Leptospirosis in Pregnancy: A Rare Condition Mimicking HELLP Syndrome

Carmen Tong, Manisha Mathur


We report a case of leptospirosis in pregnancy. A 37-year-old woman of para 1, normal vaginal delivery (NVD) presented at 33 weeks with 3 days of jaundice and diarrhea and no history of fever, abdominal pain, itch or pale stools. Her pregnancy was uneventful except for gestational diabetes. On examination she had jaundice otherwise unremarkable. Investigations revealed proteinuria, hemolysis, low platelets, raised transaminases and bilirubin. Working diagnosis was of atypical hemolysis, elevated liver enzymes, low platelets (HELLP) syndrome owing to absence of hypertension. She progressed into labour 1 day later after preterm premature rupture of membranes (PPROM), had thick meconium and pathological cardiotocography (CTG). She delivered a baby weighing 1,736 g and normal Apgar scores. Arterial cord pH was 7.275, lactate 3.04, base excess of -8.8 and venous pH was 7.316, lactate 2.93, BE -10.6. Leptospirosis EIA IgM antibody was positive and placenta histology showed focus increased perivillous fibrinoid deposits with acute intervillositis and meconium staining. Baby showed no signs of congenital leptospirosis and was discharged on day 15 of life. Patients symptoms resolved within 2 weeks and her biochemistry normalized within 1 month. Owning to unusual presentation and rarity, leptospirosis in pregnancy is often misdiagnosed and underreported. It mimics HELLP syndrome, viral hepatitis, obstetric cholestasis and acute fatty liver of pregnancy. It has severe implications of early miscarriages, stillbirths and neonatal leptospirosis requiring high index of suspicion, need for increased awareness, early diagnosis and treatment.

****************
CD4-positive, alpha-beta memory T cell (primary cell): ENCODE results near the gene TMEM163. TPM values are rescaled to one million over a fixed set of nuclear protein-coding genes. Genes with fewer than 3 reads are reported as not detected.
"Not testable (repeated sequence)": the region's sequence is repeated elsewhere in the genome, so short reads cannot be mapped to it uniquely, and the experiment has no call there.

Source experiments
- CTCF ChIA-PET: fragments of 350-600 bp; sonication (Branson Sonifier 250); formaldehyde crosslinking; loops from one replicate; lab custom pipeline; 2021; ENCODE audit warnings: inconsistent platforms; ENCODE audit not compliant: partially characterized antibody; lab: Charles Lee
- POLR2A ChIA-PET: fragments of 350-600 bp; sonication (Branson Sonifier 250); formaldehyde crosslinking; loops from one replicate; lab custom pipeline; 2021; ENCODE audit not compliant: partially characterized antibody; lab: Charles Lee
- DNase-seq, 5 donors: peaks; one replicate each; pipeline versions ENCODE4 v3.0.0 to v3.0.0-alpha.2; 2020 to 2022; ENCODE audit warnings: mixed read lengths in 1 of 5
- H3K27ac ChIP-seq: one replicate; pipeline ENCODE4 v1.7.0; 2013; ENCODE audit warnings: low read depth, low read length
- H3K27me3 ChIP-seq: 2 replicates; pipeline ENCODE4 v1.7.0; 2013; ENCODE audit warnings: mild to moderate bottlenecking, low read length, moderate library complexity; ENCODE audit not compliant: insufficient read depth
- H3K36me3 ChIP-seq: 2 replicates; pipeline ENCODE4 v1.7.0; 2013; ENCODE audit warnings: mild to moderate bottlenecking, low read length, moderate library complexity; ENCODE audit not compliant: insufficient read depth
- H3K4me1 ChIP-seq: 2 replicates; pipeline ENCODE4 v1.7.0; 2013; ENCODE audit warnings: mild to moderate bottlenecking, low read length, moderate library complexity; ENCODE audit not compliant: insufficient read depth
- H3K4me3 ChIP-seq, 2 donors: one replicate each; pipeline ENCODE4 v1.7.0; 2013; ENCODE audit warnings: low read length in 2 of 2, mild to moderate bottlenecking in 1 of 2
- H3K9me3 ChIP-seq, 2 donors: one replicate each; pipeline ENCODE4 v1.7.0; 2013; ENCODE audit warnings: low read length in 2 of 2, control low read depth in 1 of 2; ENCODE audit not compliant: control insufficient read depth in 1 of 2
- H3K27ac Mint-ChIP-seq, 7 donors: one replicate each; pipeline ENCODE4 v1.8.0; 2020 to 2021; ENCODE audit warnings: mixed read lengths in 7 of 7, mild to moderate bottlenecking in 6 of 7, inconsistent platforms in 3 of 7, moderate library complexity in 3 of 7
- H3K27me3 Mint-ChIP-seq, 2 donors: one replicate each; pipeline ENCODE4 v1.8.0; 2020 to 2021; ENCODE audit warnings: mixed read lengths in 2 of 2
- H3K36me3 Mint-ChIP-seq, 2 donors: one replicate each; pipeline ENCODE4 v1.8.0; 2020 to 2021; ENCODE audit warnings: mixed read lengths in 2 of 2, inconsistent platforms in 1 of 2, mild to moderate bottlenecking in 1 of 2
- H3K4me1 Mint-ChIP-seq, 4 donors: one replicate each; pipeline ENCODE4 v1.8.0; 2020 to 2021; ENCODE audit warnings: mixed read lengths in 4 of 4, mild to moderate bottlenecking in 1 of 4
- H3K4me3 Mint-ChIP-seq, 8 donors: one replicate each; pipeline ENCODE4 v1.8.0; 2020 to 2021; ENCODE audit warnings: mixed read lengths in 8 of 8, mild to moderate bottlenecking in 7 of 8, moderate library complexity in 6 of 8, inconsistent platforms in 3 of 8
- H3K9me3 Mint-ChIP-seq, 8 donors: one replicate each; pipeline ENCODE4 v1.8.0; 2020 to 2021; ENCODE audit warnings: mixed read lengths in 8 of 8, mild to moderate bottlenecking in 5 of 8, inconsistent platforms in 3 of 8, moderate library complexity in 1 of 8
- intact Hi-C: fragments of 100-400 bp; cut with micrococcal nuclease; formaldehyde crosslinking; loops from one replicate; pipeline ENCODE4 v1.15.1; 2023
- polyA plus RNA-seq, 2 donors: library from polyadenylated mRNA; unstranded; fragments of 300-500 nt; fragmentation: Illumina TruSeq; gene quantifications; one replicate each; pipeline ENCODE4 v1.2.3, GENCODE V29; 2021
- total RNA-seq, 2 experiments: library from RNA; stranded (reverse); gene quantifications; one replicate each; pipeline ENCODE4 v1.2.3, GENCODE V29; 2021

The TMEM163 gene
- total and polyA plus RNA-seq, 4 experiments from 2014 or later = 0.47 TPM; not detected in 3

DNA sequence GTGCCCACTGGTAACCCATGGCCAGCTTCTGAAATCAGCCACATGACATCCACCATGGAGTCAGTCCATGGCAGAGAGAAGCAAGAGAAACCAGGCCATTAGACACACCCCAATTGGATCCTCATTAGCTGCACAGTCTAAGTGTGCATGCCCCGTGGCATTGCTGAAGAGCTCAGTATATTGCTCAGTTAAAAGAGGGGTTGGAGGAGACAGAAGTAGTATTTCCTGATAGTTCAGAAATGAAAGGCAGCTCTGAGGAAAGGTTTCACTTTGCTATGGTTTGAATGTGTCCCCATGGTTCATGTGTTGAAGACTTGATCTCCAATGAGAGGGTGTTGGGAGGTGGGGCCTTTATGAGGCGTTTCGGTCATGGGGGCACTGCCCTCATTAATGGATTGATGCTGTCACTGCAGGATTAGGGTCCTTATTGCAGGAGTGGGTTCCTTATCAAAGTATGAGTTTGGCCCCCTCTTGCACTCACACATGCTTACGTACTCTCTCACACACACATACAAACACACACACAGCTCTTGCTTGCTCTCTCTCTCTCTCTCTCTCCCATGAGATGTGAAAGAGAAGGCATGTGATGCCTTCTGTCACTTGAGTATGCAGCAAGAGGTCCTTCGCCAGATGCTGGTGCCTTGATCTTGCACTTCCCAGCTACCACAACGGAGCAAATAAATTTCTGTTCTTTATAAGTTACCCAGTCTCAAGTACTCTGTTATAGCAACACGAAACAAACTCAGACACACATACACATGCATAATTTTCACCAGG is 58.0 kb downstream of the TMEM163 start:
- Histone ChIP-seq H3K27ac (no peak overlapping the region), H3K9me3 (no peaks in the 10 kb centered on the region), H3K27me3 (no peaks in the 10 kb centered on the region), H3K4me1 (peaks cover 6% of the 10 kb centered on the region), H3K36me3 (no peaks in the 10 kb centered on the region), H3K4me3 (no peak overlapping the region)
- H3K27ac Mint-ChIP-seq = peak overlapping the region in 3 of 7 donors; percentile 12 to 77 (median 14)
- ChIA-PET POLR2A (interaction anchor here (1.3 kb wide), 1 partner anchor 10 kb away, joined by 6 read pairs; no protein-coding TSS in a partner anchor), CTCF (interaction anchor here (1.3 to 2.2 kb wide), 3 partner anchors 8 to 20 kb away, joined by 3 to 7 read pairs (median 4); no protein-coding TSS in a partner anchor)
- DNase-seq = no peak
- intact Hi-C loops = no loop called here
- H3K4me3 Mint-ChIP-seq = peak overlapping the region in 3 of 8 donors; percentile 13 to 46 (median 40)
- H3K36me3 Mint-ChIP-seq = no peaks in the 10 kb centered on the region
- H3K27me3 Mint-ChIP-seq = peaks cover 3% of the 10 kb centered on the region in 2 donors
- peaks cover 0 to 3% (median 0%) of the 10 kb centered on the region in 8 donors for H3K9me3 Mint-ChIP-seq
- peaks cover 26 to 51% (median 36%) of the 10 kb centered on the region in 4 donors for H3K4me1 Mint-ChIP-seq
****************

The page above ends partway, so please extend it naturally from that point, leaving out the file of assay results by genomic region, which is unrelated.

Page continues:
J Med Cases. 2018;9(7):198-200
doi: https://doi.org/10.14740/jmc3073w


Leptospirosis; Pregnancy; HELLP

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